When upgrading, it’s always a good idea to operate new systems in tandem with existing systems. In a lift and shift scenario, this means additional expenses for cloud operations while maintaining the expense of on-premises operations. As cloud operations are validated, on-premises operations are shut off; thereby reducing operating expenses. In truth, though, this dynamic (and expense) exists whether one is lifting and shifting to the cloud or simply upgrading system on-premises.
“Standing on the bridge” (more in a bit) can cost more than remaining either on-premises or lifting and shifting the entire enterprise workload to the cloud.
Regulatory requirements – including privacy and regulations about which data is allowed to leave nation-states – will constrain many industries, especially government agencies and NGOs (non-governmental organizations) who interact heavily with government agencies.
Standing On The Bridge
One option we at Enterprise Data & Analytics consider when assisting enterprises in lift and shift engagements is something we call “standing on the bridge.”
Standing on the bridge is present in each lift and shift project. It’s one strategy for implementing hybrid data management, which almost every enterprise in the cloud today has implemented. Hybrid means part of the enterprise data remains on-premises and part of the enterprise data is lifted and shifted to the cloud.
Hybrid is implemented for a variety of reasons which include:
Mitigating regulatory concerns; and
As part of the normal progression of lifting and shifting enterprise data and data workloads to the cloud.
Standing on the bridge for too long is a situation to avoid.
“How Do We Avoid Standing on the Bridge For Too Long?”
Planning. Planning is how an enterprise avoids standing on the bridge too long. Your enterprise wants advice from experienced professionals to shepherd the lift and shift operation.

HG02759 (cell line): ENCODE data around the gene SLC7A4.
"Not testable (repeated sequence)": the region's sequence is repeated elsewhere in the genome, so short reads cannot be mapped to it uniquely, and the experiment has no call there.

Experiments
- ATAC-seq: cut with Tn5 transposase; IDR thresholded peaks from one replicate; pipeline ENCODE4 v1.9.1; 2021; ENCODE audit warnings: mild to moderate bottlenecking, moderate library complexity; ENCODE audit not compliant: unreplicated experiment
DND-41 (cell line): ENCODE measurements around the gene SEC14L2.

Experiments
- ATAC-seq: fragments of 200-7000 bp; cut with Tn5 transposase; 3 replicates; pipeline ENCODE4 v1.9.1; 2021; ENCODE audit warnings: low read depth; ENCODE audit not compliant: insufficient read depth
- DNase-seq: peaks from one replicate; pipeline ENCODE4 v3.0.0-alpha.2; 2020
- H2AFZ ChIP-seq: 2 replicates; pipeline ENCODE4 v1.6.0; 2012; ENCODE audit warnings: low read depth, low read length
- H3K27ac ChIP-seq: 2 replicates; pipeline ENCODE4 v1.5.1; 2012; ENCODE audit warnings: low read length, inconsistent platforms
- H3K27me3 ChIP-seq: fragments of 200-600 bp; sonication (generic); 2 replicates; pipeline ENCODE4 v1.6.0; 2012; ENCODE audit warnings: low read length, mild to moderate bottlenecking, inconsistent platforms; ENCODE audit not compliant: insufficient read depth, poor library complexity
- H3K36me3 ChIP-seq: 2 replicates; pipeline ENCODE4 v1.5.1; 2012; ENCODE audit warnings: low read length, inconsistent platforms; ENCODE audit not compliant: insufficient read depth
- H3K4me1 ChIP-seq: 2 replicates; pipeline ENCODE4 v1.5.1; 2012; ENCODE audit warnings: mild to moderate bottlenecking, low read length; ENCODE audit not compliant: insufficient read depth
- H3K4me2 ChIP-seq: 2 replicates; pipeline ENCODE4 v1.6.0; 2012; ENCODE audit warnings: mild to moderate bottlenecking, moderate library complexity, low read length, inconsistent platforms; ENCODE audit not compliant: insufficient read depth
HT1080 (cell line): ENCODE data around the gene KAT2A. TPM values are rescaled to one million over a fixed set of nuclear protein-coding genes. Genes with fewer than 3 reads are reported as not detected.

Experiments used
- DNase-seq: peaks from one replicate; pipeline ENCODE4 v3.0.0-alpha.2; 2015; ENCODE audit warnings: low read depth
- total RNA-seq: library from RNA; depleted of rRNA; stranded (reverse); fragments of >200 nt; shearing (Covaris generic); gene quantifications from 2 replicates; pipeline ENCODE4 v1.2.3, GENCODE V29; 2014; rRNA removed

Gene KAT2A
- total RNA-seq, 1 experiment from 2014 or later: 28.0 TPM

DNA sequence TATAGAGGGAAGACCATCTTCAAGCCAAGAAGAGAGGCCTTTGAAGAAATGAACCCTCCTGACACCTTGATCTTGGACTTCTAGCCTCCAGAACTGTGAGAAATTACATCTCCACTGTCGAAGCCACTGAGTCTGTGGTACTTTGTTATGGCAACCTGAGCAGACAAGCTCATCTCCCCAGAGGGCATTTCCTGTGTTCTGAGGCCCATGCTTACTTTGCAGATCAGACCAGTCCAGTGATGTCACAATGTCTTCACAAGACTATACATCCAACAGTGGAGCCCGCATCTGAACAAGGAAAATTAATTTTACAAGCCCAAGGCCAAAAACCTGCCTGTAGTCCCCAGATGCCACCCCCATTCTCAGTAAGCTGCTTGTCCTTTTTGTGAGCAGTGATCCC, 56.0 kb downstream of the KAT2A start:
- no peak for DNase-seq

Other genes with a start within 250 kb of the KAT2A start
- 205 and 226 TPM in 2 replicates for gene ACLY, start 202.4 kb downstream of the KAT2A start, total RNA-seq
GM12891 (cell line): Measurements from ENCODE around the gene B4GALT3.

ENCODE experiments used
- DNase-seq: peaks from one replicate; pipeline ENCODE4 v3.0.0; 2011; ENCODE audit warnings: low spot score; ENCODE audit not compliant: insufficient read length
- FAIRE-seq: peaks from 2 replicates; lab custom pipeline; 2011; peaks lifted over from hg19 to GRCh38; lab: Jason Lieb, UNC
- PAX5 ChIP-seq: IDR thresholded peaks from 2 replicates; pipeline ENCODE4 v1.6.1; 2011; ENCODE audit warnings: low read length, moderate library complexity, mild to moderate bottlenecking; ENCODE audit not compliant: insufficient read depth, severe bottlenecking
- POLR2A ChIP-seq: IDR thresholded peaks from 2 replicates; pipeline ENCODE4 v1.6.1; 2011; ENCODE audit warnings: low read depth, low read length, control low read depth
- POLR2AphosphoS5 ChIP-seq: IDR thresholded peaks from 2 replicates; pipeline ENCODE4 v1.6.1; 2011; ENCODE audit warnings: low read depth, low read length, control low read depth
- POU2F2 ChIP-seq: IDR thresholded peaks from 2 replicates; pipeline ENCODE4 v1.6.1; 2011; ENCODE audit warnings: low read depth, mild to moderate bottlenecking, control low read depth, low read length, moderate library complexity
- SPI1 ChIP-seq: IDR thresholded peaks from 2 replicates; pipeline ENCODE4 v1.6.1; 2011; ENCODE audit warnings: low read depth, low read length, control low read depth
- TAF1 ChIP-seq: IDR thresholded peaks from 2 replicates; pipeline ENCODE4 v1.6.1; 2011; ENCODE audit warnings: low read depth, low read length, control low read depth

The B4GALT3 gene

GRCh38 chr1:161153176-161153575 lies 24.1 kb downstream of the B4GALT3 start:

The next delivery is 01-02 Apr 2019, 9:00 AM – 4:30 PM ET.
Data integration is the foundation of data science, business intelligence, and enterprise data warehousing. This instructor-led training class is specifically designed for SQL Server Integration Services (SSIS) professionals responsible for developing, deploying, and managing data integration at enterprise-scale.
You will learn to improve data integration with SSIS by:
Building faster data integration.
Making data integration execution more manageable.
Building data integration faster.
SSIS Design Patterns for Performance – how to build SSIS packages that execute and load data faster by tuning SSIS data flows and implementing performance patterns.
SSIS Deployment, Configuration, Execution, and Monitoring – the “Ops” part of DevOps with SSIS using out-of-the-box tools and the latest utilities.
Automation – how to use Business Intelligence Markup Language (Biml) to improve SSIS quality and reduce development time.
The next delivery is 04 Mar 2019, 9:00 AM – 4:30 PM ET.
Azure Data Factory, or ADF, is an Azure PaaS (Platform-as-a-Service) that provides hybrid data integration at global scale. Use ADF to build fully managed ETL in the cloud – including SSIS. Join Andy Leonard – author, blogger, and Chief Data Engineer at Enterprise Data & Analytics – as he demonstrates practical Azure Data Factory use cases.
In this course, you’ll learn:
The essentials of ADF
Developing, testing, scheduling, monitoring, and managing ADF pipelines
Lifting and shifting SSIS to ADF SSIS Integration Runtime (Azure-SSIS)
ADF design patterns
Data Integration Lifecycle Management (DILM) for the cloud and hybrid data integration scenarios